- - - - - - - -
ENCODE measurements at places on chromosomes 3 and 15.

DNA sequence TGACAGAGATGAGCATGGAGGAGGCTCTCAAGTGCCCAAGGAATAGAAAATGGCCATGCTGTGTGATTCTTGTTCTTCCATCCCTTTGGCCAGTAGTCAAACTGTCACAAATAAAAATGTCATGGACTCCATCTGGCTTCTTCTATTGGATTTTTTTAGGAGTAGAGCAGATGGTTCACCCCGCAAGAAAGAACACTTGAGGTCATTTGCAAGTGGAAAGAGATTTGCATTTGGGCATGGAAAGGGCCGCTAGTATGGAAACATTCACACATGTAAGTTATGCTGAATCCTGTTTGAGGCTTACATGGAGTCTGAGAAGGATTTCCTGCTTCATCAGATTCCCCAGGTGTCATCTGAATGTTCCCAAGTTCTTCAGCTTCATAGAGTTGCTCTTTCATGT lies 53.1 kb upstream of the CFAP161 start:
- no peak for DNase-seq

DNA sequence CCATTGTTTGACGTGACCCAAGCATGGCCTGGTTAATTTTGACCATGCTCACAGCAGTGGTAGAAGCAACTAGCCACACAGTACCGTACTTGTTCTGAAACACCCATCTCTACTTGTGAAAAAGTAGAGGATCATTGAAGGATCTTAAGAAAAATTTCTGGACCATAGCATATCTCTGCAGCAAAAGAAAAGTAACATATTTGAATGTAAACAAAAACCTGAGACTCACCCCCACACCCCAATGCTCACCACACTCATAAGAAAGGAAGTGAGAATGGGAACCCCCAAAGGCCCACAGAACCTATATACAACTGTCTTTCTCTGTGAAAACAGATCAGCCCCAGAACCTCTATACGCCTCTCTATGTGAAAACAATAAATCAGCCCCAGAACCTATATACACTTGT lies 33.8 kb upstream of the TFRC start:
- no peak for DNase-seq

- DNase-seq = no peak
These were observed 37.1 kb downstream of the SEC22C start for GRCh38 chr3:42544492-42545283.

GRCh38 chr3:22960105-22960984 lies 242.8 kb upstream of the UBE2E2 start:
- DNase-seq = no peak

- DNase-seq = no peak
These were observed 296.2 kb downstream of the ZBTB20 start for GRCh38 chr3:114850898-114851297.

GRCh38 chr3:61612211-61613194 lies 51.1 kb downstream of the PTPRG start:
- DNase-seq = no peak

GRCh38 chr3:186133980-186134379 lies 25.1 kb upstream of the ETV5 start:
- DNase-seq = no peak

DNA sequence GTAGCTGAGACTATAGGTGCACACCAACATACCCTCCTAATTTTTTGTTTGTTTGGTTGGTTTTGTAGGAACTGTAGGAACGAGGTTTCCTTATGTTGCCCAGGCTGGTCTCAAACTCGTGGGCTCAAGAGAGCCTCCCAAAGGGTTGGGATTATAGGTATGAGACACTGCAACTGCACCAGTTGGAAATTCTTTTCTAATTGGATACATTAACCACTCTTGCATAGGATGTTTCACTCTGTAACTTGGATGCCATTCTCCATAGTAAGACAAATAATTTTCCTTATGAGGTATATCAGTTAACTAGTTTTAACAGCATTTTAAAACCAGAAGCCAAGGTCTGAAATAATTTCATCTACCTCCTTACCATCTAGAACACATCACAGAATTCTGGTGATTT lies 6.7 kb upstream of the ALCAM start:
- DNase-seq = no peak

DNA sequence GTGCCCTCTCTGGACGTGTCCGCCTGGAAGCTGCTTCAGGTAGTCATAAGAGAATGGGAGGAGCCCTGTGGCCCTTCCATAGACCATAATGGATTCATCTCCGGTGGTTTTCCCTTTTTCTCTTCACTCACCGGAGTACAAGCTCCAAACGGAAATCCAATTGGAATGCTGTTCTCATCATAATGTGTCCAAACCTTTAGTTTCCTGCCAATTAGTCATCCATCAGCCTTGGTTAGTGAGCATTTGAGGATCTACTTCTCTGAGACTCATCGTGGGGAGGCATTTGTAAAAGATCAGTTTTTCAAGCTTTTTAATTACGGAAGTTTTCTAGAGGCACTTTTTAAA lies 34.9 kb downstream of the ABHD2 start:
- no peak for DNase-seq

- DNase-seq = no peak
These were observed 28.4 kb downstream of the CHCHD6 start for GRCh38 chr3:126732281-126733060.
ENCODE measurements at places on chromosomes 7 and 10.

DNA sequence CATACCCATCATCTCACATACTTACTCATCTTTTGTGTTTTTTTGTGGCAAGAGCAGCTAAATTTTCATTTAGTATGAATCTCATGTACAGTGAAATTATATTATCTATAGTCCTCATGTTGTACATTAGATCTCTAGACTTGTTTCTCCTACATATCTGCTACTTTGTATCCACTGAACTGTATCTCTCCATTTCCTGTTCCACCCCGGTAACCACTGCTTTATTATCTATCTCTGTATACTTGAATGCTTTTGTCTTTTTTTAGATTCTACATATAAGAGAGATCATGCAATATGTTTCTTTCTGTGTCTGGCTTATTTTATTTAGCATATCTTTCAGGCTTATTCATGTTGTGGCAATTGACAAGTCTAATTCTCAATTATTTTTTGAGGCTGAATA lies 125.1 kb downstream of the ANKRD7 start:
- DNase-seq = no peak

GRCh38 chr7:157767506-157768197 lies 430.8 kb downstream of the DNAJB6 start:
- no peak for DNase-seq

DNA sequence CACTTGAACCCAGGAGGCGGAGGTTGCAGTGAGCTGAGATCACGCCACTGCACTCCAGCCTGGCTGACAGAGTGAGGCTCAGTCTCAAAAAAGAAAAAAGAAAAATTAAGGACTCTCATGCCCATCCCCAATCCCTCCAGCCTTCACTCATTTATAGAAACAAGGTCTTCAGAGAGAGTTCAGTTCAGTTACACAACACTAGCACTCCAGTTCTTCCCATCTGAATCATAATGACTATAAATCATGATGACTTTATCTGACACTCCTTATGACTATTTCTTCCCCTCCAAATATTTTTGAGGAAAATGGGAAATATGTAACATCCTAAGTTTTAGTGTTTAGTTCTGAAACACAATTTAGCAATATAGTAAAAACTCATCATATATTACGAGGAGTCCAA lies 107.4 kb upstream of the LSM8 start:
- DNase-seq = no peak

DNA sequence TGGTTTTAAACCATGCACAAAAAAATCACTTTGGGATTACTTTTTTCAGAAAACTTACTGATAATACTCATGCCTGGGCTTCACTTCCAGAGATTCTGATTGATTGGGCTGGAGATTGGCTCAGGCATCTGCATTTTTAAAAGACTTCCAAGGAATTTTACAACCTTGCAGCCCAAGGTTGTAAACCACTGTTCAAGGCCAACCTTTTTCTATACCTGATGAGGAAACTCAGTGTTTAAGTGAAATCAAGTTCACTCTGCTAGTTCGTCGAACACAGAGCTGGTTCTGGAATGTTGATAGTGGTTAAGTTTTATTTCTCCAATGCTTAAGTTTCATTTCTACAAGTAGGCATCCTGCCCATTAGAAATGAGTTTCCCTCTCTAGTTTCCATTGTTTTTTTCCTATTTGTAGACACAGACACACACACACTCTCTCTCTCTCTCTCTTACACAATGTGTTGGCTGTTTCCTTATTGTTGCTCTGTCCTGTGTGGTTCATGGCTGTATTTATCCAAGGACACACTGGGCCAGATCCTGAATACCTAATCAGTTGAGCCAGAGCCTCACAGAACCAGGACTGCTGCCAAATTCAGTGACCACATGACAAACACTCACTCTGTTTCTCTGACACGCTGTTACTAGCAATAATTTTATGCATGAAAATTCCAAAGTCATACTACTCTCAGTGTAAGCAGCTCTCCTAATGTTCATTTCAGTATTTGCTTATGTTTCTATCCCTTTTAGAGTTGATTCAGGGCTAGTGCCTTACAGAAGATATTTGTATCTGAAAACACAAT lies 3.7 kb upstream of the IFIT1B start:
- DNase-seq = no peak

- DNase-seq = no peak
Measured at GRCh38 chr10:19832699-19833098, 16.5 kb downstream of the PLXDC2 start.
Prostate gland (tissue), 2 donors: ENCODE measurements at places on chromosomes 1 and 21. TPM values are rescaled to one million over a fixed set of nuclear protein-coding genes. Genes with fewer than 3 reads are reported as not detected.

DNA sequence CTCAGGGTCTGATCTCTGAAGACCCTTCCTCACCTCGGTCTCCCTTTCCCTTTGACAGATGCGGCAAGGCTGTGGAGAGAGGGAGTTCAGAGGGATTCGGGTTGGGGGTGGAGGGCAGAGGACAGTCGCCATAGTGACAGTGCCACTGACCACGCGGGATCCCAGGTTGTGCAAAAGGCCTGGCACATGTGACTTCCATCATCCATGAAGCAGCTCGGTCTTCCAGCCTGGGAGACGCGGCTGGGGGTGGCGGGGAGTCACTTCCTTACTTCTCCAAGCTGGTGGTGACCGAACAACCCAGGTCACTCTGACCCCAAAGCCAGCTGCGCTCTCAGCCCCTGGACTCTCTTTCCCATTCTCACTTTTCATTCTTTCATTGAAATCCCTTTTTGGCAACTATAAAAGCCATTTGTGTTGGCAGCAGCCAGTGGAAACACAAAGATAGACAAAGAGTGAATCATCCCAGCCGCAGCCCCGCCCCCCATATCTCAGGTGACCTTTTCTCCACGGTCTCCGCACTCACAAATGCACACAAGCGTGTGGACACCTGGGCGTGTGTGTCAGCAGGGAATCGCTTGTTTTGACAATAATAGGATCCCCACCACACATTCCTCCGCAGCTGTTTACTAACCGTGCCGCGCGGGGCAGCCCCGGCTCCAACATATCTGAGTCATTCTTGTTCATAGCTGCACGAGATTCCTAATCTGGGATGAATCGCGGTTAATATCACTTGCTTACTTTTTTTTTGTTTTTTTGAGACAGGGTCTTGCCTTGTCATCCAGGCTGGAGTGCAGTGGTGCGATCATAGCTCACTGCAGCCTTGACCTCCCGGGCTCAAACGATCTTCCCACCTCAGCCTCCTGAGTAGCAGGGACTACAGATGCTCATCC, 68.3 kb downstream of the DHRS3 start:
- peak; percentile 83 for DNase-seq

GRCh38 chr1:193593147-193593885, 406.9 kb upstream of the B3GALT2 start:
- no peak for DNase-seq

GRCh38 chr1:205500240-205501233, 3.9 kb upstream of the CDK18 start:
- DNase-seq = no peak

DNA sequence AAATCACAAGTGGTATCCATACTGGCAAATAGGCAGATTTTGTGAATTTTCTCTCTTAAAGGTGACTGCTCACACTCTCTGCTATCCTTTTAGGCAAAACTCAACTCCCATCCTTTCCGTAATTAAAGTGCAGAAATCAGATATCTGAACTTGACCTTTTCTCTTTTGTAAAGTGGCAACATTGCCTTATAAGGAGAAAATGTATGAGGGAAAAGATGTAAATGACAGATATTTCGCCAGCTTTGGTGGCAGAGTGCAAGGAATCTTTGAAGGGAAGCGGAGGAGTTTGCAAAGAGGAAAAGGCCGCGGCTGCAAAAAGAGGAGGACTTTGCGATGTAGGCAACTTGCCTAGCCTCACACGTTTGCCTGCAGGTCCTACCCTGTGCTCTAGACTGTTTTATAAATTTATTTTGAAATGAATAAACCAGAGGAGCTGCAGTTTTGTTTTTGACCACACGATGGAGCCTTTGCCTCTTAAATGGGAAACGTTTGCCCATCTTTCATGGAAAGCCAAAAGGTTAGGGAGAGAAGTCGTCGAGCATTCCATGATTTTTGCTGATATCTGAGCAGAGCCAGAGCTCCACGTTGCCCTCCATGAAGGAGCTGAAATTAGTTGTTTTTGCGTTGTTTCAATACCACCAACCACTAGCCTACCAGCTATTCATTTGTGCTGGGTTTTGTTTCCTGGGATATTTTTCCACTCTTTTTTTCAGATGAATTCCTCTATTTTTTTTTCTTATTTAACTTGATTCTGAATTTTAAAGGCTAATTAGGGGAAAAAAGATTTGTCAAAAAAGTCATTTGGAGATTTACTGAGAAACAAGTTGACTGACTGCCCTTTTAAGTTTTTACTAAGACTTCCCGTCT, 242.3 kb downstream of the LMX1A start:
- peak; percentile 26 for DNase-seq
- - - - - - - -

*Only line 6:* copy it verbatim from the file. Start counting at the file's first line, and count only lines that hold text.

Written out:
- DNase-seq = no peak